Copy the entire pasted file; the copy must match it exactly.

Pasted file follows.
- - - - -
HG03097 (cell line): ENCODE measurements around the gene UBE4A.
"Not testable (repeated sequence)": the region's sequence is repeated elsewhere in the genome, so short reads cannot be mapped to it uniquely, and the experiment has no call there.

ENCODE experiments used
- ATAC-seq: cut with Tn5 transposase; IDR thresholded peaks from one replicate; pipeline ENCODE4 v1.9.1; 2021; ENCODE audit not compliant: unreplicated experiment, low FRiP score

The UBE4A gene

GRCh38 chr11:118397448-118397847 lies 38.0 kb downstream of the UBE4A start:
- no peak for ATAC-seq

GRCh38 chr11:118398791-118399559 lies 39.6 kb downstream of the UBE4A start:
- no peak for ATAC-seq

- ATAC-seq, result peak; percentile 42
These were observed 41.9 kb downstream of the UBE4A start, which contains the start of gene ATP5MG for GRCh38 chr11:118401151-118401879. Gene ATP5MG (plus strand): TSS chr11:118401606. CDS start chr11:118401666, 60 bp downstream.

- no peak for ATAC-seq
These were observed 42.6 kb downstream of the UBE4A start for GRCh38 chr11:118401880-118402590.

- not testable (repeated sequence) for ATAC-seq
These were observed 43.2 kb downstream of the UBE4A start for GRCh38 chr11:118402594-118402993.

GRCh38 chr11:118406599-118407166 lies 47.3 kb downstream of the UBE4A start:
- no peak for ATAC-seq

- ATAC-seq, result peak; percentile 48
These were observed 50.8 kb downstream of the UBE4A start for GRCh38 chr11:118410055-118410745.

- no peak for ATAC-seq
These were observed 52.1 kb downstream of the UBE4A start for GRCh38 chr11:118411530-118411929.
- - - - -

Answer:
HG03097 (cell line): ENCODE measurements around the gene UBE4A.
"Not testable (repeated sequence)": the region's sequence is repeated elsewhere in the genome, so short reads cannot be mapped to it uniquely, and the experiment has no call there.

ENCODE experiments used
- ATAC-seq: cut with Tn5 transposase; IDR thresholded peaks from one replicate; pipeline ENCODE4 v1.9.1; 2021; ENCODE audit not compliant: unreplicated experiment, low FRiP score

The UBE4A gene

GRCh38 chr11:118397448-118397847 lies 38.0 kb downstream of the UBE4A start:
- no peak for ATAC-seq

GRCh38 chr11:118398791-118399559 lies 39.6 kb downstream of the UBE4A start:
- no peak for ATAC-seq

- ATAC-seq, result peak; percentile 42
These were observed 41.9 kb downstream of the UBE4A start, which contains the start of gene ATP5MG for GRCh38 chr11:118401151-118401879. Gene ATP5MG (plus strand): TSS chr11:118401606. CDS start chr11:118401666, 60 bp downstream.

- no peak for ATAC-seq
These were observed 42.6 kb downstream of the UBE4A start for GRCh38 chr11:118401880-118402590.

- not testable (repeated sequence) for ATAC-seq
These were observed 43.2 kb downstream of the UBE4A start for GRCh38 chr11:118402594-118402993.

GRCh38 chr11:118406599-118407166 lies 47.3 kb downstream of the UBE4A start:
- no peak for ATAC-seq

- ATAC-seq, result peak; percentile 48
These were observed 50.8 kb downstream of the UBE4A start for GRCh38 chr11:118410055-118410745.

- no peak for ATAC-seq
These were observed 52.1 kb downstream of the UBE4A start for GRCh38 chr11:118411530-118411929.